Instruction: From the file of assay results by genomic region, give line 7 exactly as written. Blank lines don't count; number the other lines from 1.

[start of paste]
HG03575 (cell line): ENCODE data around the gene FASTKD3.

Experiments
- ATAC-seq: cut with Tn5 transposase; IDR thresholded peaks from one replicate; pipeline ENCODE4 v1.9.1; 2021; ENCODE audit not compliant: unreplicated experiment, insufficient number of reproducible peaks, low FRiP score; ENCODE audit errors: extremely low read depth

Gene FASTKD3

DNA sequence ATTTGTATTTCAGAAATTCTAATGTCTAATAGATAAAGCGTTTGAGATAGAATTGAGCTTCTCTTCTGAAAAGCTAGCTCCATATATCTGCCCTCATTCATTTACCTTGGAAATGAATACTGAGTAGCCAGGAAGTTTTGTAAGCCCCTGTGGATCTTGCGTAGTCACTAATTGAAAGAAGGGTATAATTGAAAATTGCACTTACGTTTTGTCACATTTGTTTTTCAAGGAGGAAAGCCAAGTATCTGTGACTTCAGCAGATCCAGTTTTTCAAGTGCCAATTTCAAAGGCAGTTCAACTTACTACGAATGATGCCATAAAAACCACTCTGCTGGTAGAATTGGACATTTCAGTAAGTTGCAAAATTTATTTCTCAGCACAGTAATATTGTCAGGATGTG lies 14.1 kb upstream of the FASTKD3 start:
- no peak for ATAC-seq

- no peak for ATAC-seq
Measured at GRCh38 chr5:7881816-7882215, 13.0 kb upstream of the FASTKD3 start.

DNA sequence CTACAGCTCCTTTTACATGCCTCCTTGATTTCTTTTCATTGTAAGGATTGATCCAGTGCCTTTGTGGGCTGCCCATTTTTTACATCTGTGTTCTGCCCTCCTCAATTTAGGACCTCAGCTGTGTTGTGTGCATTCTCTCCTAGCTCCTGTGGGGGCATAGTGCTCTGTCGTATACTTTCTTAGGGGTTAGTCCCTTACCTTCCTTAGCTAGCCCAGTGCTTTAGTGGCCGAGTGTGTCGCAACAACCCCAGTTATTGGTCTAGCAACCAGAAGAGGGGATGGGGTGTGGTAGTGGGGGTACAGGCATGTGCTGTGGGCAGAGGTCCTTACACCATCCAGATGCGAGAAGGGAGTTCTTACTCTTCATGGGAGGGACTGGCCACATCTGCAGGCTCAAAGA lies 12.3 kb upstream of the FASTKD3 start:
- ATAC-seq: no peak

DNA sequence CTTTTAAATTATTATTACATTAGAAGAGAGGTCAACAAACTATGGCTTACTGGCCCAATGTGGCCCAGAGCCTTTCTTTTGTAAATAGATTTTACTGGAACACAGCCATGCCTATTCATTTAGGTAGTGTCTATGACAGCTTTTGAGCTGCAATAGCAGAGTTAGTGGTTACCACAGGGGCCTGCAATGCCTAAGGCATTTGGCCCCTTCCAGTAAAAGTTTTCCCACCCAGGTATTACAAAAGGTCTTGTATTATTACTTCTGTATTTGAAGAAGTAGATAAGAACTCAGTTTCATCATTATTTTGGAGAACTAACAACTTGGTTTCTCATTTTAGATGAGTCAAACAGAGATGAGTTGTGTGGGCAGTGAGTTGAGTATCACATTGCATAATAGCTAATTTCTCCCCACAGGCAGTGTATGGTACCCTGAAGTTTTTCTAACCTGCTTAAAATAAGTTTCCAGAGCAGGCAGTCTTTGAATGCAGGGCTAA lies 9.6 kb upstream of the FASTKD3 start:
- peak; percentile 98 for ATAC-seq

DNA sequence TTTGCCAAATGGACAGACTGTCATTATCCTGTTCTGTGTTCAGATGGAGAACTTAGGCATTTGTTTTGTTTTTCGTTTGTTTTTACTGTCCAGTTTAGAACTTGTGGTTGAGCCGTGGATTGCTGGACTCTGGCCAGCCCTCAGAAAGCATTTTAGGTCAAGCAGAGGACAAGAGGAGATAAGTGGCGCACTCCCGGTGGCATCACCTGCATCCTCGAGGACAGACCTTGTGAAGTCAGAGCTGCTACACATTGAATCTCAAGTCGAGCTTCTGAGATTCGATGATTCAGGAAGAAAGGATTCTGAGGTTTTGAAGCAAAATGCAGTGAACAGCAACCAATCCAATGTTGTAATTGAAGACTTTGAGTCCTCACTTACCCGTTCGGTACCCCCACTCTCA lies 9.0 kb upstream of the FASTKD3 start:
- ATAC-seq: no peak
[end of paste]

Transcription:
- no peak for ATAC-seq